Despoina Desli, Grade 3 and 4 students' understanding of mathematical patterns and their strategies, Προσχολική & Σχολική Εκπαίδευση, 5|2017, 63-83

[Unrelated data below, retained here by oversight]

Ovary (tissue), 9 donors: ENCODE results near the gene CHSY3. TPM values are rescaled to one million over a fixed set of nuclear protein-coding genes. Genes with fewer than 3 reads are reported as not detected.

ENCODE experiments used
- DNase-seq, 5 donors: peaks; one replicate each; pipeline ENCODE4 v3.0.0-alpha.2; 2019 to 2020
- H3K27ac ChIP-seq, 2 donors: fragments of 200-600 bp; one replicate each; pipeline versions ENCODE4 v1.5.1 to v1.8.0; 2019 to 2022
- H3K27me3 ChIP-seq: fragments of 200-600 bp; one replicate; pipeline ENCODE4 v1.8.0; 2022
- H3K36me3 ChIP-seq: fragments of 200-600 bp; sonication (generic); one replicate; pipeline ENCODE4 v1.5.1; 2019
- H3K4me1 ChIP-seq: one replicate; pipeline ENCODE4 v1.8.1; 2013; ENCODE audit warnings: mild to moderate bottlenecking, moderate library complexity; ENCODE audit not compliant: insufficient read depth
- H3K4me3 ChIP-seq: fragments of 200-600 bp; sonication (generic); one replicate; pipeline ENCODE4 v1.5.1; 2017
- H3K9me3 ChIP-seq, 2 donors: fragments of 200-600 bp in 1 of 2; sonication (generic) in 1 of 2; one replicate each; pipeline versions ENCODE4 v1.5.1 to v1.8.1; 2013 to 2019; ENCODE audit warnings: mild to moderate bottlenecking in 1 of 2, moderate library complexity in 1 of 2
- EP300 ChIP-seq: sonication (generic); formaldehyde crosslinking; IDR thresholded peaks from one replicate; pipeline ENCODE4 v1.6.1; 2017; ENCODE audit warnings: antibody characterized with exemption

The aim of the present study was to examine how children attending the middle years of the primary school understand and extend mathematical patterns. A total of 90 students coming from grades C (N=48) and D (N=42) were asked 21 pattern tasks that were designed on the basis of two main categories (visual patterns and number patterns) and were further divided into: a) repeating visual and repeating number patterns, and b) growing visual and growing number patterns. Participants were asked to identify the pattern rules and extend the patterns by filling the missing steps. They also had to make a pattern on their own. Overall results showed similarly high performance on visual and number pattern tasks. However, the majority of the participants had a higher rate of success in repeating visual patterns and repeating number patterns compared to growing visual patterns and growing number patterns. The analysis of the strategies that children implemented in patterning revealed a great differentiation between their use and the type of pattern. More specifically, students mainly justified their pattern extensions by making reasonable connections within successive steps in the growing pattern tasks, whereas they tended to use techniques related to random predictions following repetitions of the pattern’s parts in the repeating pattern tasks. Last, participants’ preference for repeating visual patterns was found when making their own patterns.

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